In fact events like “3D printing workshop: from your mind to your hands” had a waiting list longer than the attendees numbers. We scheduled another session and we had waiting list again. What is special here? it is hands-on. We explain how to make the whole process starting with the idea, modeling with an application, slicing to transfer it to the 3D printer and finally the printing.

There is no star use case for consumers. For example, 2D printer avoided people to go to the printing shops then. I think it was more about comfort than price, since the price per liter of the ink is way higher than any other liquid on the planet. Now 2D printers are also in a downward trend because the smartphones adoption has made us all more digital. One example: you don’t need to print the ticket anymore to attend an event, or the boarding pass to board a plane.
In 3D printing you have two options as a consumer:

  • You model objects yourself
  • You download models from a repository

Using only the second option does not justify the cost of a 3D printer. However, there was a study that concluded that printing your day to day objects was even cheaper than buying them so you could offset the printer cost.
When I started in 3D printing 3 years ago I thought modeling was the bottleneck, the one thing that prevented 3D printer massive adoption at home. I was thinking about the long learning curve of a CAD application then. But when I see software so intuitive as TinkerCAD, I think this is not the problem anymore.

The problem is to have something to print. And I am not talking about the usual Yodas and vases. I am talking about something that people need, in the broader sense of need.

Leaving hobbies particular cases apart and the prosumers who use the printer for some professional or almost professional activities, what people around me is printing at home is:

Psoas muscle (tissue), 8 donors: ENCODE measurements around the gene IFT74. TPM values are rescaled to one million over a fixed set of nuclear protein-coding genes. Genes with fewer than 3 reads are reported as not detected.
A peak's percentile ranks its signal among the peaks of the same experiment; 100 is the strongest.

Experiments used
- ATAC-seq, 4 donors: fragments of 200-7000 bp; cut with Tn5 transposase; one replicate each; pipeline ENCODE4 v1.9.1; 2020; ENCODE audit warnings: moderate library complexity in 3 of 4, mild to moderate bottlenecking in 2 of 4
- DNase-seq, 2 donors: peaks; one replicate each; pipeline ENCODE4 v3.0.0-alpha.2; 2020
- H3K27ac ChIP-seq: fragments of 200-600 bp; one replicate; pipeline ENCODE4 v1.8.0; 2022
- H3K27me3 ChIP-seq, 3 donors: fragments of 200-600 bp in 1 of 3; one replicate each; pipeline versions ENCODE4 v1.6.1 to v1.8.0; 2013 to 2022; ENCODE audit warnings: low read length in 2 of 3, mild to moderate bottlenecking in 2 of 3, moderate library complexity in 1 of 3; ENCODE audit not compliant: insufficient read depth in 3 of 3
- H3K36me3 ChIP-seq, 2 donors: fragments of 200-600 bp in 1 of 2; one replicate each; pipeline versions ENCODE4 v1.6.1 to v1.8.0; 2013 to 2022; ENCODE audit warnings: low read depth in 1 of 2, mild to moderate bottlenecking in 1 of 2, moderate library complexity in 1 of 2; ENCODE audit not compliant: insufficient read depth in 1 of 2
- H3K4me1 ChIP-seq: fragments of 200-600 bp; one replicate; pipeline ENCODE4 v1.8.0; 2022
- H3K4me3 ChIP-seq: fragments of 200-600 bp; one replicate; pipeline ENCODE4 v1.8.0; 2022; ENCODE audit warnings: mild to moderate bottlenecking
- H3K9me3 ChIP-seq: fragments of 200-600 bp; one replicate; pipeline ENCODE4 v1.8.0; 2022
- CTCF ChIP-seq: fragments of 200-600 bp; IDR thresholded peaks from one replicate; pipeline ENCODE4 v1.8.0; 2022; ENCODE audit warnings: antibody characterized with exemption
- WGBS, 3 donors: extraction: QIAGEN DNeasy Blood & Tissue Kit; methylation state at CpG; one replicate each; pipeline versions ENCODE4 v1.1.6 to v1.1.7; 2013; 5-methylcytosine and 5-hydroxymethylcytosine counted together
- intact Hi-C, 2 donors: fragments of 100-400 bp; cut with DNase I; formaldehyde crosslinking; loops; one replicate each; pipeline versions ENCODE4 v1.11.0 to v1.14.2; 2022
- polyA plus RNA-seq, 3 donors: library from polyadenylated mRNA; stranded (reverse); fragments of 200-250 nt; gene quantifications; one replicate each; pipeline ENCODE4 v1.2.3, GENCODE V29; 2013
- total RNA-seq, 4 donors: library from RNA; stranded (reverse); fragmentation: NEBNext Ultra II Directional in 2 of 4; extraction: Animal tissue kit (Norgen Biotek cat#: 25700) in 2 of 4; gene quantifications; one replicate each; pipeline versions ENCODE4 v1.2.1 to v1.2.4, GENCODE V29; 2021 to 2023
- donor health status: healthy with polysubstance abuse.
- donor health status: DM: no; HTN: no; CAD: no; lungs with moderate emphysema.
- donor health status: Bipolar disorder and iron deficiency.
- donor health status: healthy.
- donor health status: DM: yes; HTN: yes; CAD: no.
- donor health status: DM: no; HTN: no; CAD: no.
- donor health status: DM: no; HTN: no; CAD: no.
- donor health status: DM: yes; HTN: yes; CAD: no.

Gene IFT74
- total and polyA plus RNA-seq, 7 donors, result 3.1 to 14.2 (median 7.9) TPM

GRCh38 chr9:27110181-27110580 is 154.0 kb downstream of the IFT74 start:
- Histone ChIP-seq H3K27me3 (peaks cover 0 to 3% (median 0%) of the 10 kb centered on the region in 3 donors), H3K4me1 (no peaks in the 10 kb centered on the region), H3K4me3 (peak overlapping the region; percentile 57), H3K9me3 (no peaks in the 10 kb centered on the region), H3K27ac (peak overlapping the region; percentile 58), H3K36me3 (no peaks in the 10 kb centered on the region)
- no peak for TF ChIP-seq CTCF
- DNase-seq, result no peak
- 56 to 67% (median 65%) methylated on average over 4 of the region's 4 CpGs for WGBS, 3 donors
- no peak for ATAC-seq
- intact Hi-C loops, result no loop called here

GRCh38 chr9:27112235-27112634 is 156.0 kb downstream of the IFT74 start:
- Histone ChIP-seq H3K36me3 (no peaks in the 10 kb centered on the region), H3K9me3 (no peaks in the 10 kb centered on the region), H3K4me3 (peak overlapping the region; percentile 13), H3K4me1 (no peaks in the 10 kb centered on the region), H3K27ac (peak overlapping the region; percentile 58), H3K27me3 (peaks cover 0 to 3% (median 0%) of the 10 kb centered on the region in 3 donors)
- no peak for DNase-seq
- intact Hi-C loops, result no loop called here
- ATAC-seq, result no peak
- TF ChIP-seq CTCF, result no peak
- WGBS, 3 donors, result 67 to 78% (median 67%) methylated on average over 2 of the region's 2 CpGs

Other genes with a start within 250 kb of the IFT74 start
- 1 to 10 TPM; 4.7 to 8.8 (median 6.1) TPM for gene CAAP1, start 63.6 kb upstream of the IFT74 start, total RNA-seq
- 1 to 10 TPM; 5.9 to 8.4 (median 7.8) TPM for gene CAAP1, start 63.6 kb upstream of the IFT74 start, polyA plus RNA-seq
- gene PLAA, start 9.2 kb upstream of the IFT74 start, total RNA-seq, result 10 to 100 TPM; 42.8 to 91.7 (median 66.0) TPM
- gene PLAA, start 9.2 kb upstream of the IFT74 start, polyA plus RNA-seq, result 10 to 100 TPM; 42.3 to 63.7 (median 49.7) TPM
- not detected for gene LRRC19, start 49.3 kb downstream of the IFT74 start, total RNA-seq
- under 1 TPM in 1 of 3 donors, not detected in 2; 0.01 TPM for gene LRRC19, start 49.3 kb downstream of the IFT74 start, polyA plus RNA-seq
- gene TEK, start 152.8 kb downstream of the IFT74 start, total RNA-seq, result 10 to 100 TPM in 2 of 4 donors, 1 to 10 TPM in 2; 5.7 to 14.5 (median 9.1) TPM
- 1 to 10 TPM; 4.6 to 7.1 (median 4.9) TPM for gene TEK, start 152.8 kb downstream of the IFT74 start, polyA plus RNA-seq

• Replacements and repairs. Old spare parts that broke and there is no replacement. You model it and you print it. e.g. an old microwave button.
  • Objects improvements. Tuning stuff. e.g. a bicycle support, GoPro accessories.
  • Practical customized objects. e.g. small drawers to keep something in particular, USB cables support to fit at your table, etc.
  • Decoration. The vases and the Yodas!

Yoda ABS

You have to be passionate about the topic to get involved, honestly.
How many 3D printers may be parked somewhere at people’s home? Who knows…
Anyway I am ta king at macro levels. The big sales and consumer industry growth are gone, does not mean that there are niches that will continue to grow.

In prosumers it’s obvious, the DLP 3D printers bloomed and there are more and more jewelry shops that use them. Designers need to see their creations quick and with the ability to perform iterations, no sense to order it outside since you offset the printer cost pretty soon.
Makers are always making stuff, it is a nice tool to combine with other things.
And we have the hobbyists. They find multiple options to apply 3D printing in their hobby. If it is related to small dimensions they may need a DLP 3D printer, for example for train models.

Let’s see how this evolves in the following months.